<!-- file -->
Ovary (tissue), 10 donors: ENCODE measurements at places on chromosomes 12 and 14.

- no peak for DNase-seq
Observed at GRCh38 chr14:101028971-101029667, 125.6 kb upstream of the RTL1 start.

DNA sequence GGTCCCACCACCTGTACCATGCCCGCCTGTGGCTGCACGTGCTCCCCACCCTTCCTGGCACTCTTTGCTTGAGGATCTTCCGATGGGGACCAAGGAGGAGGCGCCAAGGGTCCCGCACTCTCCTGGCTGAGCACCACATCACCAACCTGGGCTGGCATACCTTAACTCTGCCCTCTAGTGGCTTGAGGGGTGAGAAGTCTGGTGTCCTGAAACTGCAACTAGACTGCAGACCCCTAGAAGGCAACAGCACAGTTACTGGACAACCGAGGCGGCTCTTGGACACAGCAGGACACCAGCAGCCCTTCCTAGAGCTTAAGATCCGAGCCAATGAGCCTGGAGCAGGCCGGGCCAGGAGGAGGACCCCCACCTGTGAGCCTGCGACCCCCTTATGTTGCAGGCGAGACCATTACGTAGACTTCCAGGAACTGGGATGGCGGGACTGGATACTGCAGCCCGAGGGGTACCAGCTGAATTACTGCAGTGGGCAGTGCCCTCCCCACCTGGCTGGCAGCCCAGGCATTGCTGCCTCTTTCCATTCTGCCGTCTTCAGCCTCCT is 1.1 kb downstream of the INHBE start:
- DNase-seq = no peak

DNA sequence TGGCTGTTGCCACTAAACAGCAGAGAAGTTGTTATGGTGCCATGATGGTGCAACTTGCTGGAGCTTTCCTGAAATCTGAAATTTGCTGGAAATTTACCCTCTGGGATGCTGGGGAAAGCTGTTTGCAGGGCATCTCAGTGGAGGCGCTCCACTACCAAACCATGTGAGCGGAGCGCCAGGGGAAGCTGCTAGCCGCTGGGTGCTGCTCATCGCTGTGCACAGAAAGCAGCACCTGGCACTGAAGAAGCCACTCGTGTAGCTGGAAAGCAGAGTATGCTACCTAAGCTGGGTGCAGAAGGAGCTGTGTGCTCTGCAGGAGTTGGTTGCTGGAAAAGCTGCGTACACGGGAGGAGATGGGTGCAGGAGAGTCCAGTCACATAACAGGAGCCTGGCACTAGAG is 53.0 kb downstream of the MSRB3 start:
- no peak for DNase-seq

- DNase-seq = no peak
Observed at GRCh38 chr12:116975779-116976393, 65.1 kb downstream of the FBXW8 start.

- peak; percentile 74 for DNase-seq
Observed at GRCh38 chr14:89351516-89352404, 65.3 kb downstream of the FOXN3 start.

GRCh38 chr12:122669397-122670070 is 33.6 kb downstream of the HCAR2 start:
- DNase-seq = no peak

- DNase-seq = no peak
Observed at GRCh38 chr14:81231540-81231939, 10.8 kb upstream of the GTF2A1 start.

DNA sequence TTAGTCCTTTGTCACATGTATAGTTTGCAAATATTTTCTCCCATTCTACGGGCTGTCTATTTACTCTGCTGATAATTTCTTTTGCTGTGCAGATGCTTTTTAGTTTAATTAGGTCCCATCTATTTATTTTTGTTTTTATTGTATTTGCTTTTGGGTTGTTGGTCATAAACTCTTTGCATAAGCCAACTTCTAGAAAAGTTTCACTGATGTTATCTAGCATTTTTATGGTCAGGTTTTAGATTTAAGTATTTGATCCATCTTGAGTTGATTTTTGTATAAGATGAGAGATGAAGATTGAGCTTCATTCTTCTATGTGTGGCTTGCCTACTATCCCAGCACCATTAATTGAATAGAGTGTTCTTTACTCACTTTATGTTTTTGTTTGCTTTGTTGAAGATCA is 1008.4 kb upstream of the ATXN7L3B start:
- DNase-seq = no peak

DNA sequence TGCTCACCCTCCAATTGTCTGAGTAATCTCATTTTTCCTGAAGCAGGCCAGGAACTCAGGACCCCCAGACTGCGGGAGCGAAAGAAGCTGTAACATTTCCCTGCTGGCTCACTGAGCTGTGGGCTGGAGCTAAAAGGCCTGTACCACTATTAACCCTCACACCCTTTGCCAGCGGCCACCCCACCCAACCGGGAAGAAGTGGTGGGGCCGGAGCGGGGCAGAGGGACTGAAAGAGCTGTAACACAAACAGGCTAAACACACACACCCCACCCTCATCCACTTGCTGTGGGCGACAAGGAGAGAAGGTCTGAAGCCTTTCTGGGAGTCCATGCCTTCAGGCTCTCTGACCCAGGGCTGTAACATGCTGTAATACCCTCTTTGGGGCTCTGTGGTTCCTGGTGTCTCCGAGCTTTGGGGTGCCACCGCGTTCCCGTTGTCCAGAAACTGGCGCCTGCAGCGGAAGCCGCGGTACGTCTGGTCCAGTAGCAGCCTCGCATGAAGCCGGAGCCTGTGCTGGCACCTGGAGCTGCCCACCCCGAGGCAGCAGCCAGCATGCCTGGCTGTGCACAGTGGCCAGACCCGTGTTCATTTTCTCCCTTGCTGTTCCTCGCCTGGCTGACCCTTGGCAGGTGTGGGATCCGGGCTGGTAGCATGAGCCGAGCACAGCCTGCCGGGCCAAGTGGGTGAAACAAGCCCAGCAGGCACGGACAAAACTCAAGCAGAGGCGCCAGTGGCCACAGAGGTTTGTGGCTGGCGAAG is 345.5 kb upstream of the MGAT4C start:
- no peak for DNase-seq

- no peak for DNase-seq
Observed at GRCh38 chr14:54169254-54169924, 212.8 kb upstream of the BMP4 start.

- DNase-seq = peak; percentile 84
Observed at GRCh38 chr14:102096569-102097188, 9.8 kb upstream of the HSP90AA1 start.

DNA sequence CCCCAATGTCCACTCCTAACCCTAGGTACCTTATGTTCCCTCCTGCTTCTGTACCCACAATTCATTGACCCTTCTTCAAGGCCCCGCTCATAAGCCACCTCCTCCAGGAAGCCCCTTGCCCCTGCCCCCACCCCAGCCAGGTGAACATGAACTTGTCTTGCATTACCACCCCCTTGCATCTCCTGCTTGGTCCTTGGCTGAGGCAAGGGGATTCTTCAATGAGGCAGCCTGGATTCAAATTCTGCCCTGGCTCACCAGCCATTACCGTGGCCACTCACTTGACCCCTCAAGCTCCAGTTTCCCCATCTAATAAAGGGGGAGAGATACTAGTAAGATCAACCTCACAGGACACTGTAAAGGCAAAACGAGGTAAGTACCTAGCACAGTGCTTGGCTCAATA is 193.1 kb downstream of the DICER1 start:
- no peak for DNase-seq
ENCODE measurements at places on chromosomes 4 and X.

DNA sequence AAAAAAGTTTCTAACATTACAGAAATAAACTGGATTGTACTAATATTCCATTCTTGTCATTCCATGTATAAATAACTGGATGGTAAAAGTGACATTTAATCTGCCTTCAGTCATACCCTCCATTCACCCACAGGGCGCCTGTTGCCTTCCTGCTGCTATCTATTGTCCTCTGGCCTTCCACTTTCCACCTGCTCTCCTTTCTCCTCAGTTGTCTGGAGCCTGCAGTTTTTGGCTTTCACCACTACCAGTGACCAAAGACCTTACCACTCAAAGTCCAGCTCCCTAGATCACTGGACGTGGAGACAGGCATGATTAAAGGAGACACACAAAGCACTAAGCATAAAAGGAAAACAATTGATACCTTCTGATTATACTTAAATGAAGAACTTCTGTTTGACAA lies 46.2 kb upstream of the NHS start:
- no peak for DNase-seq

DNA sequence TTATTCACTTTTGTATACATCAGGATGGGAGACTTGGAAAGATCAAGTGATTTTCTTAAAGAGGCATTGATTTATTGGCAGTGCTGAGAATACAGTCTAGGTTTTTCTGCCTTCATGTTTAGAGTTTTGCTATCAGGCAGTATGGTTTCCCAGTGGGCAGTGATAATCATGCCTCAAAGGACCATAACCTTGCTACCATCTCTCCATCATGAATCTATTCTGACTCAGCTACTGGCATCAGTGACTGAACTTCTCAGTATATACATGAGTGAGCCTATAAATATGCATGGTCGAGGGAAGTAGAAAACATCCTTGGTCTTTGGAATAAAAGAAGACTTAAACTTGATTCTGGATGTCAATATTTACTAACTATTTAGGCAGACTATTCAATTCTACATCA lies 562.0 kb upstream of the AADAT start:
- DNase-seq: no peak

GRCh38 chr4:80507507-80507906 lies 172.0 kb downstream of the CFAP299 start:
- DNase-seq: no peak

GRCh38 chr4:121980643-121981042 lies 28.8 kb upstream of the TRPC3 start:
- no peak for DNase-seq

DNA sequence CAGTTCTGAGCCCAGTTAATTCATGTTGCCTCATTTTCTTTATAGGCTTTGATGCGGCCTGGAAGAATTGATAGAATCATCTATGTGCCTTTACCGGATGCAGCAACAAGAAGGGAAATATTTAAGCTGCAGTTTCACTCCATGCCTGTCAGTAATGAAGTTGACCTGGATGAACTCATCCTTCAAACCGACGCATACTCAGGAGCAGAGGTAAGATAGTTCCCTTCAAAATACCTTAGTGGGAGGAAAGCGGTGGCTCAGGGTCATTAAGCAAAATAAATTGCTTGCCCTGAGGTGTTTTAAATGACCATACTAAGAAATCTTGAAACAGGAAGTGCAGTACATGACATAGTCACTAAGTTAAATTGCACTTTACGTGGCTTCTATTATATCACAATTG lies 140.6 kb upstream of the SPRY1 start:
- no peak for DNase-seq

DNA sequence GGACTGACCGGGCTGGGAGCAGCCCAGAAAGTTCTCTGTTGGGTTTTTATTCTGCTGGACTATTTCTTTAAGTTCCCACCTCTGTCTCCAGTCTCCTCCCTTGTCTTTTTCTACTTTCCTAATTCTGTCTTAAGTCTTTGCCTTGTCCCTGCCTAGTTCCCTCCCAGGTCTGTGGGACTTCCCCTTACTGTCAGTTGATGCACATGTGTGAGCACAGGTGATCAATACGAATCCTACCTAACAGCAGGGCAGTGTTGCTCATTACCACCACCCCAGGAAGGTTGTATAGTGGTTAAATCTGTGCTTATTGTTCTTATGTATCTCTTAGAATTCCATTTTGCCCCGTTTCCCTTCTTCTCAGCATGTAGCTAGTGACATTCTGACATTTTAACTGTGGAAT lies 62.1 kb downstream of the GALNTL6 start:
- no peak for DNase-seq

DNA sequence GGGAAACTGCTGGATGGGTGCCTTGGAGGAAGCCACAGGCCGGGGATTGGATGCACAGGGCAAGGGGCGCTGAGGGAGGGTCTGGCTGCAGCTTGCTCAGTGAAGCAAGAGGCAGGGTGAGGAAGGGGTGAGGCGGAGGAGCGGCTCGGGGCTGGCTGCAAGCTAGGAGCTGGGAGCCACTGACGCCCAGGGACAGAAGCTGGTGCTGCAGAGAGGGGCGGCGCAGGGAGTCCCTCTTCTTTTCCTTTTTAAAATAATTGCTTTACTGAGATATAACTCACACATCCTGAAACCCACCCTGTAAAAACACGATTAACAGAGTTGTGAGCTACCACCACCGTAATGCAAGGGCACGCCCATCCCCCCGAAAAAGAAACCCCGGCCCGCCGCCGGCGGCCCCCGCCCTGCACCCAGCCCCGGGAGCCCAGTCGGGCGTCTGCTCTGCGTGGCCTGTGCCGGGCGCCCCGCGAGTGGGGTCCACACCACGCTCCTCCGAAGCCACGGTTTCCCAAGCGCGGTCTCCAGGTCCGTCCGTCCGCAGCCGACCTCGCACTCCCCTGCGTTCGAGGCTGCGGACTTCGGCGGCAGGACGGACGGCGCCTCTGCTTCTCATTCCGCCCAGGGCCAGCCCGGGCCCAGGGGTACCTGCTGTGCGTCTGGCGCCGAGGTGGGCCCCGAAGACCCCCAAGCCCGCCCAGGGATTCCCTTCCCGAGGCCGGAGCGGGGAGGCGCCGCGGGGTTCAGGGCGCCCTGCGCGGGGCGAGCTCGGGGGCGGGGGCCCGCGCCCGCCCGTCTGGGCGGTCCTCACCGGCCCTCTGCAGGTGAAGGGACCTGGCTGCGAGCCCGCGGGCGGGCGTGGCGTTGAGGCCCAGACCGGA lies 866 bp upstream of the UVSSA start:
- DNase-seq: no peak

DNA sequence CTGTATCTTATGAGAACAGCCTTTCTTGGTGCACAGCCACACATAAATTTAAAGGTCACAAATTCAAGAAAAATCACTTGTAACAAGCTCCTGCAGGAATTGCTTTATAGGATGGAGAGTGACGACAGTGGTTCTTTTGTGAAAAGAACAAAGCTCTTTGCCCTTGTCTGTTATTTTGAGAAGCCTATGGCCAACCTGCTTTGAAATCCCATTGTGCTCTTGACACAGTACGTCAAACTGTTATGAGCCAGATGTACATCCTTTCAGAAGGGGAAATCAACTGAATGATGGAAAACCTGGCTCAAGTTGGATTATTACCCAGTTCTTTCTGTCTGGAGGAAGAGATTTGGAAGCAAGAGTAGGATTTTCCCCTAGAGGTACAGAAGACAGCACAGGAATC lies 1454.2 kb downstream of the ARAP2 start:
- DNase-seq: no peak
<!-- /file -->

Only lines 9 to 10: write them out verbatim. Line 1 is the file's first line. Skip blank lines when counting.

Observed at GRCh38 chr12:116975779-116976393, 65.1 kb downstream of the FBXW8 start.

- peak; percentile 74 for DNase-seq